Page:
Announcing a planned overhaul of the Resource Management Act yesterday, the Prime Minister spoke of aiming to unlock the "lost growth potential and untangle the red tape suffocating everyone from homeowners to businesses". That is an ambitious objective, and the Government has more than 100 changes in mind. Its clear emphasis, however, is on speeding up consents for major buildings and infrastructure. The welcome cornerstone of the amended legislation will be a new Environmental Protection Authority that will handle applications of national significance and run boards of inquiry to deal with them, a process boasting a nine-month deadline.
John Key said the recession added fresh urgency to the need for changes. In reality, however, these were overdue whatever the economic climate. In the 18 years since its well-intentioned introduction, the act has struggled to be a credible vehicle for genuinely sustainable resource use. Most fundamentally, the mechanisms for issuing consents have been too easily abused. Commercial rivals have used them to handicap competitors by lodging objections, neighbours have settled scores by refusing to consent to housing extensions and suchlike, and too many developers have been at the mercy of rival claimants to tangata whenua status and been charged excessive consultation fees. The upshot in all instances has been unacceptable costs and delays.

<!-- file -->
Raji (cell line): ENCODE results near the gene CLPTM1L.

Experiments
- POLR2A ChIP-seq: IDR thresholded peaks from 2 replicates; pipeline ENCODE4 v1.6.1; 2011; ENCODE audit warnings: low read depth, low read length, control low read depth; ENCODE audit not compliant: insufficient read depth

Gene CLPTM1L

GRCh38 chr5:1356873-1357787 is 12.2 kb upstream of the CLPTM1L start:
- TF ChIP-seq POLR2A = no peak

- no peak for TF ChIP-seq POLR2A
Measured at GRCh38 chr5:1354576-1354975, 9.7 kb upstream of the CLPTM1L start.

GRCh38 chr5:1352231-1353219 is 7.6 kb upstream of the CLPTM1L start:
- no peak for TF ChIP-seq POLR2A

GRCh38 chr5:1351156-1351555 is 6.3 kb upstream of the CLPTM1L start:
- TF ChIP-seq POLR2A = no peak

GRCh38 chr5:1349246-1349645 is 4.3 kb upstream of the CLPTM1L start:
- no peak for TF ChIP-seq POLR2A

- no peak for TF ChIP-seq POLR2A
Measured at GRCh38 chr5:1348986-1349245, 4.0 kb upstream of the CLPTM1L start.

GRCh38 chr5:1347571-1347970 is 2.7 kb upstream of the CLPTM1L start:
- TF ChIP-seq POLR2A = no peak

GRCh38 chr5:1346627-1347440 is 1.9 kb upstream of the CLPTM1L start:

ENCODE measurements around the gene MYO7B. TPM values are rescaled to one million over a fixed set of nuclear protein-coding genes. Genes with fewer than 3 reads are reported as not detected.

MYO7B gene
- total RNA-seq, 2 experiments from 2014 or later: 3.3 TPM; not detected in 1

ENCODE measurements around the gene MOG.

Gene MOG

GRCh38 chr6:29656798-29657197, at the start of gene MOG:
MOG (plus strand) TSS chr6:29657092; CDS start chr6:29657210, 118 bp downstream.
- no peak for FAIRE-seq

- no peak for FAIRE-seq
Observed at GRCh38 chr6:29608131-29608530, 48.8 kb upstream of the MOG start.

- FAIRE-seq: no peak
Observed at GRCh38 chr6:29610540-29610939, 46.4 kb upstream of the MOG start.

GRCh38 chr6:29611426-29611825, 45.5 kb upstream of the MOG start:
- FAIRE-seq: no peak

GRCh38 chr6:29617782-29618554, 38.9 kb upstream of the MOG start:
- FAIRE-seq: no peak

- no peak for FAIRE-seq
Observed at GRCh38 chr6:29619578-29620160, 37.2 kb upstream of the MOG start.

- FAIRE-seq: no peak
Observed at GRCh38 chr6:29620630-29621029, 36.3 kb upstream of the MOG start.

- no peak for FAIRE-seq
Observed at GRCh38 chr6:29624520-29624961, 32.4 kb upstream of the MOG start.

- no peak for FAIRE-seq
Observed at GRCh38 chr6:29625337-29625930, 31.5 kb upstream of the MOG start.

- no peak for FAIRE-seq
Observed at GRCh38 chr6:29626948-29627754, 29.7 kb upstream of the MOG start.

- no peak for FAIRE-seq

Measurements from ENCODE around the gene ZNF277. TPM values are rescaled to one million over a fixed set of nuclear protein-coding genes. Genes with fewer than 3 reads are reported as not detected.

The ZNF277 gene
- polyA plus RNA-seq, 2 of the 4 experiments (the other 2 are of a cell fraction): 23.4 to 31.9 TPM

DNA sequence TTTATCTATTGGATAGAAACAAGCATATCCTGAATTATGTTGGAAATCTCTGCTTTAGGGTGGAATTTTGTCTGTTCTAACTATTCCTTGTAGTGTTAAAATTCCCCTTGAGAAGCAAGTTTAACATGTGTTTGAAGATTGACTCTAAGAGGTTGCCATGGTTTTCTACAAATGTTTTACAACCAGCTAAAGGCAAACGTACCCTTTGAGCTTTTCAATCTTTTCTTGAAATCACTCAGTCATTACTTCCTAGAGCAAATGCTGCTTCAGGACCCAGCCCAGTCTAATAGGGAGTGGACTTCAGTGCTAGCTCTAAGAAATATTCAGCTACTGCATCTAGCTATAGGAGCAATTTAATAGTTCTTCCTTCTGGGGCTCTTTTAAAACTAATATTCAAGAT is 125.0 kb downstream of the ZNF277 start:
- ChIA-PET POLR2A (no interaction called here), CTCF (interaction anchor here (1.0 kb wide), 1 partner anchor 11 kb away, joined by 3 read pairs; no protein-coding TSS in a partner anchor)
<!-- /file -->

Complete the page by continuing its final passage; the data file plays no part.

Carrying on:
The Government says its changes will prevent frivolous, vexatious and anti-competitive objections, including the ability to make general challenges. The focus here is a much-needed punitive regime designed to result in companies that oppose projects on business grounds having to pay significant costs. But, in one respect, Mr Key's hands have been tied. Notably absent is a proposal to remove references to the Treaty of Waitangi and Maori cultural and spiritual values. It was part of National's election manifesto but has fallen foul of the new relationship with the Maori Party. Now, somewhat lamely, the Government says the dropping of the Treaty clause has been rendered unnecessary by case law and improved practices.
Other aspects of the overhaul are also notably milder than that proposed by National four years ago. Then, for example, the party planned to scrap the act's legal aid objection fund. This moderation is probably advisable. In any rebalancing of the act, the right for community interests to be heard must not be overrun by the need for efficient decision-making. In that respect, the Environmental Defence Society appears to have a valid concern over the plan to limit further the notification of resource consents.
The Government has also acknowledged the frustrations endured by some of those seeking the most mundane of resource consents from local authorities. It will require councils to provide discounts if they fail to process a consent within the statutory time frame. As well-meaning as this is in terms of accountability, it is unlikely to drive local authorities to work more efficiently. In many cases, their tardiness relates more to resourcing and other factors than inactivity. Discounts may deliver a degree of compensation to the applicant but are likely to achieve little else.
This is the first but most important phase of a two-stage Government exercise. The second part, less all-embracing, will flesh out the Environmental Protection Authority and offer more on the likes of urban design and infrastructure. Already, however, the Government has ventured into areas that its green-tinged predecessor would have avoided. In the main, it has trod carefully. In quick time, it has arrived at a better balanced and more consistent Resource Management Act.